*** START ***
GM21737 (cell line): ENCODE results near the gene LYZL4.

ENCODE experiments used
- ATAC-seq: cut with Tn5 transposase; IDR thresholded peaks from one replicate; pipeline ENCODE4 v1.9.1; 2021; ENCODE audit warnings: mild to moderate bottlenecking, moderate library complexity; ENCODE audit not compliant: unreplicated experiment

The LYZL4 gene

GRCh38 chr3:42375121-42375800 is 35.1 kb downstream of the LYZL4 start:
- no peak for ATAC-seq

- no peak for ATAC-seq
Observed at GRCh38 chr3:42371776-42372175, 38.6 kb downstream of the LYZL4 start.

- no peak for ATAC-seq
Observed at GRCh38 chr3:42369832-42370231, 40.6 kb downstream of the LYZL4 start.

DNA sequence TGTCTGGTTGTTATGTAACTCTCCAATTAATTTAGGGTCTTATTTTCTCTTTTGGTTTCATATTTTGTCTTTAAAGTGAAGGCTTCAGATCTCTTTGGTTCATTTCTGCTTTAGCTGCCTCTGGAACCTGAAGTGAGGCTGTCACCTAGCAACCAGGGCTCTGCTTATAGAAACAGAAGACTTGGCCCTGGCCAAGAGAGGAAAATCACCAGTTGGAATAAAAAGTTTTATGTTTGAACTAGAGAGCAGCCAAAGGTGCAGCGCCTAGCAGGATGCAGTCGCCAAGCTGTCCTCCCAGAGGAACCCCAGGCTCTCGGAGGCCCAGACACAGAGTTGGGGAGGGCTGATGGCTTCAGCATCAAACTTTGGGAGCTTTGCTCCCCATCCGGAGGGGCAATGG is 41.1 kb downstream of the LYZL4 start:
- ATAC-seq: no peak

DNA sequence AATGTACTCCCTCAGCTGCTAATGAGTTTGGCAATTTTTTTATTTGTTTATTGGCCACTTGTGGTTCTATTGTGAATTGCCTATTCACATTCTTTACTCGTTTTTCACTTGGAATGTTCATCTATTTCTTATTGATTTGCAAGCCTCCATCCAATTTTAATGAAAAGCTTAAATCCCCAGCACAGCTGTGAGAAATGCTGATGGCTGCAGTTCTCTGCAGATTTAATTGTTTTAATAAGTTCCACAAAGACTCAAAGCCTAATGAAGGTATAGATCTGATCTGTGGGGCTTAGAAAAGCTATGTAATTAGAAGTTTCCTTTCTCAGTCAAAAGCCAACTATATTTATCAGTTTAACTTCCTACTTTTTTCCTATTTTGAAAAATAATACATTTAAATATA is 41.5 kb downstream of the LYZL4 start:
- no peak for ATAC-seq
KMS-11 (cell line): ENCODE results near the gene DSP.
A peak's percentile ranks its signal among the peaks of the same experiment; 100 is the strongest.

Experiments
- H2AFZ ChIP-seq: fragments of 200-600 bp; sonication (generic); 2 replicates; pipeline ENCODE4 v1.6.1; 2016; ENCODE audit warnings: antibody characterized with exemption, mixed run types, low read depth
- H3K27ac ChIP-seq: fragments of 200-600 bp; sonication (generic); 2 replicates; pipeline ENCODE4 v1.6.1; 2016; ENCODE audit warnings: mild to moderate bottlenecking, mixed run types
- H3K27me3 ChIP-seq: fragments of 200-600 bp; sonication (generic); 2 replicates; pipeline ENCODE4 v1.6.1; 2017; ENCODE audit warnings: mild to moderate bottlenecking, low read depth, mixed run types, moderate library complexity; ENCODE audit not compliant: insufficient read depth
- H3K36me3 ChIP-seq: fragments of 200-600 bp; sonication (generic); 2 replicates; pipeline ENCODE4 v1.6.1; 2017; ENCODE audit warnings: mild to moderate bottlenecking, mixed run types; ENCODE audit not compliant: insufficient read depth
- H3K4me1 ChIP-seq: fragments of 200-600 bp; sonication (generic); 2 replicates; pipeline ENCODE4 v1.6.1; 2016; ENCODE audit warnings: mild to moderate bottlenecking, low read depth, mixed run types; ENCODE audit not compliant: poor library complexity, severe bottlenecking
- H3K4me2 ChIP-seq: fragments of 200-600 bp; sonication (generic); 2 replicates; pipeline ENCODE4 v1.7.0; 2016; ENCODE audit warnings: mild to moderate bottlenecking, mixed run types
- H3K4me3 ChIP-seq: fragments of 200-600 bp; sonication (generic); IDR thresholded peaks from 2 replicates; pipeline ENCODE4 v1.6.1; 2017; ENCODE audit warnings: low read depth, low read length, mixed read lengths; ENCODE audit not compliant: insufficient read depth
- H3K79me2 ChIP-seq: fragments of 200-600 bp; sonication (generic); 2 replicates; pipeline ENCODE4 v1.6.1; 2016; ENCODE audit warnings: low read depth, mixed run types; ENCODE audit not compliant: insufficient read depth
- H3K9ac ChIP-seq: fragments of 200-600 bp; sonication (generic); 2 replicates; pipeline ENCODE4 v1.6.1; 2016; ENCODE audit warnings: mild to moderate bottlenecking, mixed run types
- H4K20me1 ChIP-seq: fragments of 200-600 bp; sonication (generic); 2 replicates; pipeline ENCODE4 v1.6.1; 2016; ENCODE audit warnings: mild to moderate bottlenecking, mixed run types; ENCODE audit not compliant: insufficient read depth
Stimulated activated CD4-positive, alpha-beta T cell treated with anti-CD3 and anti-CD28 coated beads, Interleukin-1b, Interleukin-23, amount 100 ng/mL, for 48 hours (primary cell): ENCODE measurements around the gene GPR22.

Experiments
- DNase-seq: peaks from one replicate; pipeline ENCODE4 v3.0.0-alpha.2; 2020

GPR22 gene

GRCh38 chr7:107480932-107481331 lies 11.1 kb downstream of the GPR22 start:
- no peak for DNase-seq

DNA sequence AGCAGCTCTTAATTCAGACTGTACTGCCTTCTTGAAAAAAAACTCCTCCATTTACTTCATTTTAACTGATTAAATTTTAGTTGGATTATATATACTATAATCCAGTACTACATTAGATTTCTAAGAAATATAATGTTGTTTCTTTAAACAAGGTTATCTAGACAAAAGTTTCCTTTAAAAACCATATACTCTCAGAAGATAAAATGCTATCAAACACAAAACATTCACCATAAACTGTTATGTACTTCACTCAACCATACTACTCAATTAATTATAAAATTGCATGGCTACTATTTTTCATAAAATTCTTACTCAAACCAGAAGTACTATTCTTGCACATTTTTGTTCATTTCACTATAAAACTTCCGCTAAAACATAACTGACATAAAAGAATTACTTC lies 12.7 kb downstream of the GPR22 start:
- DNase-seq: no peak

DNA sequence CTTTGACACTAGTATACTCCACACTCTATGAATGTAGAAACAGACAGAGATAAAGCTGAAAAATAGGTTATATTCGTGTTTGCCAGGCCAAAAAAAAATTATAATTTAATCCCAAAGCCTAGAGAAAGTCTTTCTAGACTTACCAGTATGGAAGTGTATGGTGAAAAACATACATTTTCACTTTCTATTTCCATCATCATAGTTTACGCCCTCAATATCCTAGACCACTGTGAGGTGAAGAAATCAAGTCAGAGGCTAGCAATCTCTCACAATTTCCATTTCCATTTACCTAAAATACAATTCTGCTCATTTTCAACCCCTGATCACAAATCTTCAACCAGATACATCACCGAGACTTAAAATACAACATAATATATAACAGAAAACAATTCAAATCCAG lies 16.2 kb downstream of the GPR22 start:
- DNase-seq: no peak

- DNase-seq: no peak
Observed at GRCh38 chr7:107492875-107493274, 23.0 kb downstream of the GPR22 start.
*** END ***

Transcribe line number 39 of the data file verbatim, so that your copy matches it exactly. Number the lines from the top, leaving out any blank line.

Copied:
Observed at GRCh38 chr7:107492875-107493274, 23.0 kb downstream of the GPR22 start.